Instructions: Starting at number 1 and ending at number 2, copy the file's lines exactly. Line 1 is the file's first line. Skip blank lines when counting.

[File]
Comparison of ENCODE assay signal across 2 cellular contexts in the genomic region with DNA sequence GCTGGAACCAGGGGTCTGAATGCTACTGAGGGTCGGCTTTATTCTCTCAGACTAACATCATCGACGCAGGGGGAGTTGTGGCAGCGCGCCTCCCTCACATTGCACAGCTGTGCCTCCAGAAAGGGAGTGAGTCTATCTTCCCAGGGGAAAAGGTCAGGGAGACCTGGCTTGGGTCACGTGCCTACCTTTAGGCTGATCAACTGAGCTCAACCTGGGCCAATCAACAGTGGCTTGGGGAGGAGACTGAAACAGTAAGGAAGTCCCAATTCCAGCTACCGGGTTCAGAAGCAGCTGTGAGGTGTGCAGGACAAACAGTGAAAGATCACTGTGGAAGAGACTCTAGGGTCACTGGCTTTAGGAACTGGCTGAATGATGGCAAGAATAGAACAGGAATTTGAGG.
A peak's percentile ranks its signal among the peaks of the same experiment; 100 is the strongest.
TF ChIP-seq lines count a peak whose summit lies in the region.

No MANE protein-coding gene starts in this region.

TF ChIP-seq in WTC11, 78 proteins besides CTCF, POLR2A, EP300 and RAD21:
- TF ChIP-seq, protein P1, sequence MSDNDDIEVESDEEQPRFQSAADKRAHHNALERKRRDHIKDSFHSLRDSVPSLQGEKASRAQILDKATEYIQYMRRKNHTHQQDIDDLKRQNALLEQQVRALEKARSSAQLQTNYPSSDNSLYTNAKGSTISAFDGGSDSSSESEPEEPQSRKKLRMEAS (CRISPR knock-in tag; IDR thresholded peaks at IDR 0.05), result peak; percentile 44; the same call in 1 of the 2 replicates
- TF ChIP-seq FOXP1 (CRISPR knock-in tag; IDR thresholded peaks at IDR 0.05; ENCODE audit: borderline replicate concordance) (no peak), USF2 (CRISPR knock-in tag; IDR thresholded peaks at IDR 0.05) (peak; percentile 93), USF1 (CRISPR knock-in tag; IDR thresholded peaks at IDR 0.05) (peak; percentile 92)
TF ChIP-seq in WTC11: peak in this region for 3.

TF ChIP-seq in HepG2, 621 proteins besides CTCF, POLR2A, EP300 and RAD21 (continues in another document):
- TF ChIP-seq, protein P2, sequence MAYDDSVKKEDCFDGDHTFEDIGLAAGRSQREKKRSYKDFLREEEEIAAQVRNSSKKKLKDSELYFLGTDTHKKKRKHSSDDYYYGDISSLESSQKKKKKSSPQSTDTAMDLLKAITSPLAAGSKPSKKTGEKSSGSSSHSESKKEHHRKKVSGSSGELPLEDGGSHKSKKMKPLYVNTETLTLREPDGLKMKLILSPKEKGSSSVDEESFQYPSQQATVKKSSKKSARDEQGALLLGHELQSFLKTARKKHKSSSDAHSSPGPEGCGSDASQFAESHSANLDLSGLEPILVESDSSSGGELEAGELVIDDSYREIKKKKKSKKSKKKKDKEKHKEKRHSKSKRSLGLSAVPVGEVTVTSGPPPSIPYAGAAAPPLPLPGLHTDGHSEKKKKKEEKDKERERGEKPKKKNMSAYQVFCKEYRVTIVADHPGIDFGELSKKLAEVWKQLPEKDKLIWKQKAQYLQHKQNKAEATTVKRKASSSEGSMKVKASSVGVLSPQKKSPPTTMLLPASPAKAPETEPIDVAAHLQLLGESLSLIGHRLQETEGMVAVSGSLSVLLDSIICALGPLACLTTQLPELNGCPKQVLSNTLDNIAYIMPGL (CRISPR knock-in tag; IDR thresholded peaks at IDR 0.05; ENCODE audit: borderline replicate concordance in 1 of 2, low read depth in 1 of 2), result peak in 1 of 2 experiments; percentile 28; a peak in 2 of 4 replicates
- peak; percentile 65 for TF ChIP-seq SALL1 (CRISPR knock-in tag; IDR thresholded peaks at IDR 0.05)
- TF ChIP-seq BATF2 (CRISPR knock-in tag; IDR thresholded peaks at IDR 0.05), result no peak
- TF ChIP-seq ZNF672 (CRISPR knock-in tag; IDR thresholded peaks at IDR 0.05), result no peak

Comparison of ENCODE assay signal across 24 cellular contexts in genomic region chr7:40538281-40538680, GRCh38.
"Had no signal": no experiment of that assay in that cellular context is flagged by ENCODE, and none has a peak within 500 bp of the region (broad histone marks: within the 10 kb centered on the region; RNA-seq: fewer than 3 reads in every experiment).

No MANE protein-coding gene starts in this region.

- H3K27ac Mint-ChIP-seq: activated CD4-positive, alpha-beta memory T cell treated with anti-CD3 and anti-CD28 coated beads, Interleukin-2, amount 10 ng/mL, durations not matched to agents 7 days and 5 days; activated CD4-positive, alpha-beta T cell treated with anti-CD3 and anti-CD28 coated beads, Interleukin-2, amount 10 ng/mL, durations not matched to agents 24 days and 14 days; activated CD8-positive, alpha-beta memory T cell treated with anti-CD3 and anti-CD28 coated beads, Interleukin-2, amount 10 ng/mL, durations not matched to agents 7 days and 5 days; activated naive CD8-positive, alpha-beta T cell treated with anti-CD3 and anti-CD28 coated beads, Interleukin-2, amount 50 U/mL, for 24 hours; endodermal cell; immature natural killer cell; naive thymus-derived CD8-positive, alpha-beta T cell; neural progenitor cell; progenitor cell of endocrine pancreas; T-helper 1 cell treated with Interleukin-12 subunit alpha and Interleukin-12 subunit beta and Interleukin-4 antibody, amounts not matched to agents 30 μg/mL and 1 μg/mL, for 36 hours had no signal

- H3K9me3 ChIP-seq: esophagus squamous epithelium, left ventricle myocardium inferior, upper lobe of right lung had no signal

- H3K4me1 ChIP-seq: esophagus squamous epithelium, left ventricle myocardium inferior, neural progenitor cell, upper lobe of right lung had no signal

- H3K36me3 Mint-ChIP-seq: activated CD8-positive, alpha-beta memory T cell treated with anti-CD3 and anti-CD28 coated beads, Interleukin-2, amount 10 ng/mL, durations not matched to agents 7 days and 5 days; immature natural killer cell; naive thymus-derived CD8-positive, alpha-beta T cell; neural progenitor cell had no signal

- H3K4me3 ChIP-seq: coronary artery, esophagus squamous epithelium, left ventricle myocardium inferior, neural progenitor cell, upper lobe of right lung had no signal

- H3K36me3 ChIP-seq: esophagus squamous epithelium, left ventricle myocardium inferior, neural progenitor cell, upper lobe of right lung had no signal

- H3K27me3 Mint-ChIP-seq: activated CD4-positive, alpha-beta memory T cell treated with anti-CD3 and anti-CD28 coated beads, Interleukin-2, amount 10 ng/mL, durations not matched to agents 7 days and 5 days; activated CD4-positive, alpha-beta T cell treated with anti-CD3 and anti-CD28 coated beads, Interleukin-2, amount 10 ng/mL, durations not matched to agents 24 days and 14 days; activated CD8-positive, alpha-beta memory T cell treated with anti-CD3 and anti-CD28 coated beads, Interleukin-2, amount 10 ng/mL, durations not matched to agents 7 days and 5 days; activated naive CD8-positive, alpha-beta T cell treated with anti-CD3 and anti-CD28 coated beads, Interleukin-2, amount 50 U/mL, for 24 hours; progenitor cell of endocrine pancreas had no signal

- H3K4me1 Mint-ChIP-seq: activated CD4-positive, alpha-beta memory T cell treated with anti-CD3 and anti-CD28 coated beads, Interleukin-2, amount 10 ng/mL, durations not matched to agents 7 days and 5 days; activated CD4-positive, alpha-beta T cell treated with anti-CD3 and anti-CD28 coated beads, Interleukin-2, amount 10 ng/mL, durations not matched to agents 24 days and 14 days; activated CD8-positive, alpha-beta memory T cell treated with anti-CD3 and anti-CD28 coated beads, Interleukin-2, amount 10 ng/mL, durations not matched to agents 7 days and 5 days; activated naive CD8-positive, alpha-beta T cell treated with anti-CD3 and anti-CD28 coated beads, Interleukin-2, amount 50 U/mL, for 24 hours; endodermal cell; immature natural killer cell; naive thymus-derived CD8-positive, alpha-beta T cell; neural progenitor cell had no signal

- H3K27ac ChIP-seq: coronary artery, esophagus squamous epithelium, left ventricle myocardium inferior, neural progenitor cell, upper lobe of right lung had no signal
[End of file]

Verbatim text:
Comparison of ENCODE assay signal across 2 cellular contexts in the genomic region with DNA sequence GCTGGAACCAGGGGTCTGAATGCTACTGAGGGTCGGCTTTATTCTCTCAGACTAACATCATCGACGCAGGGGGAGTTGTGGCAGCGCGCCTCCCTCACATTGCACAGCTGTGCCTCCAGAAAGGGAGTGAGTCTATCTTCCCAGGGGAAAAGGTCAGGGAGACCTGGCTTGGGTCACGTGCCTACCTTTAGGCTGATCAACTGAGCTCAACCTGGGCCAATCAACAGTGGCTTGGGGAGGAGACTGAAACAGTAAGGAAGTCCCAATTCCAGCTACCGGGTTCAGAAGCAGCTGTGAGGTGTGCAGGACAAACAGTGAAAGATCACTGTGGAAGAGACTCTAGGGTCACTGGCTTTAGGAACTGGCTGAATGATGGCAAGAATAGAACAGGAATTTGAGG.
A peak's percentile ranks its signal among the peaks of the same experiment; 100 is the strongest.